PUBLISHED:November 02, 2012

Brewster participates in WTO public forum

Professor Rachel Brewster participated the World Trade Organization’s annual public forum in September, where she discussed the complex interaction of trade, sustainability of natural resources, and environmental protection.

The WTO Public Forum in Geneva brought together international lawyers, economists, and members of non-governmental organizations to address the state of the multilateral trading system.  Brewster joined participants from the International Centre for Trade and Sustainable Development, the Organisation for Economic Cooperation and Development (OECD) and the WTO’s legal affairs division on a panel titled “Perspectives on Sustainability: Renewable Resources, Trade and WTO Governance.”

“The panel focused on the possibilities and pitfalls of using trade measures to conserve limited global resources,” Brewster said.

The complex web of regulatory schemes governing trade and environmental issues make the topic complicated, but their linkage is undeniable, she explained. “As a tool for dealing with climate change, trade measures will be part of any environmental agenda,” she said. As the primary body dealing with global rules of trade between nations, the WTO can play a part in moderating international disagreements on climate change policy.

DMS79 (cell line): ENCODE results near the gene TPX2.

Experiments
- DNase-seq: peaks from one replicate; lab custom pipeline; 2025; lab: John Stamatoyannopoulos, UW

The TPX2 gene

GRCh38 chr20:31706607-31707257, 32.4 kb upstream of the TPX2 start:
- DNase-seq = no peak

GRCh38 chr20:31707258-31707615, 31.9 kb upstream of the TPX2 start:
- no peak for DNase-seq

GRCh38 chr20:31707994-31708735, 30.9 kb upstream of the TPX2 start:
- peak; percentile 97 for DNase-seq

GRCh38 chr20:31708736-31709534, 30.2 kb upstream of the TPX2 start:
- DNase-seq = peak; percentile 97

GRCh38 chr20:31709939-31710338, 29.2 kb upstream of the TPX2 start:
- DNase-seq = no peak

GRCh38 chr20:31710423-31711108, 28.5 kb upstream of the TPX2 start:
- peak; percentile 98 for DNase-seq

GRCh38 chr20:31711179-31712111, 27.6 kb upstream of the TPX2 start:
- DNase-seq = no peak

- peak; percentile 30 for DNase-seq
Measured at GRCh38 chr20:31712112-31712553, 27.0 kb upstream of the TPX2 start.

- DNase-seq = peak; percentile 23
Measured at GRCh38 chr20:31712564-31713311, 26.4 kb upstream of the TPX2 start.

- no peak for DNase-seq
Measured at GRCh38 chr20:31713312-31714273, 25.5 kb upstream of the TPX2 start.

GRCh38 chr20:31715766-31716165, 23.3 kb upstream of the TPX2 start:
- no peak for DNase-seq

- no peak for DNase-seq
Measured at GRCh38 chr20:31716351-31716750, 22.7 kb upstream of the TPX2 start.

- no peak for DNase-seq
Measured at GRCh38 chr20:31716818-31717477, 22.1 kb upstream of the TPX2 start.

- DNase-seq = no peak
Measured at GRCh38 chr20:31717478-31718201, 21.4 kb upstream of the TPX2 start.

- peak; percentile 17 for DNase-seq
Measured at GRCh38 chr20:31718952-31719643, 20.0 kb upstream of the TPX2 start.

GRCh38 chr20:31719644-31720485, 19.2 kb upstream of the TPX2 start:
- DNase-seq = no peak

Brewster, who serves as co-director of the Duke Center for International and Comparative Law, focuses her scholarly research and teaching on the areas of international law and international relations theory, and international trade. She served as legal counsel in the Office of the United States Trade Representative in 2008.

Her scholarship on the interaction of trade and climate change includes a 2010 paper, “Stepping Stone or Stumbling Block: Incrementalism in National Climate Change Legislation,” (Yale Law & Policy Review, Vol. 28, No. 2, 2010), in which she addresses the effect of incremental domestic environmental legislation on international attempts to mitigate climate change. The annual WTO Public Forum is an important access point to the organization, Brewster noted.

“The WTO isn’t as transparent as the United Nations.  It’s hard for NGOs or the public to have access to the WTO, so the organization tries to promote public discussion by hosting this annual three-day public forum,” she said.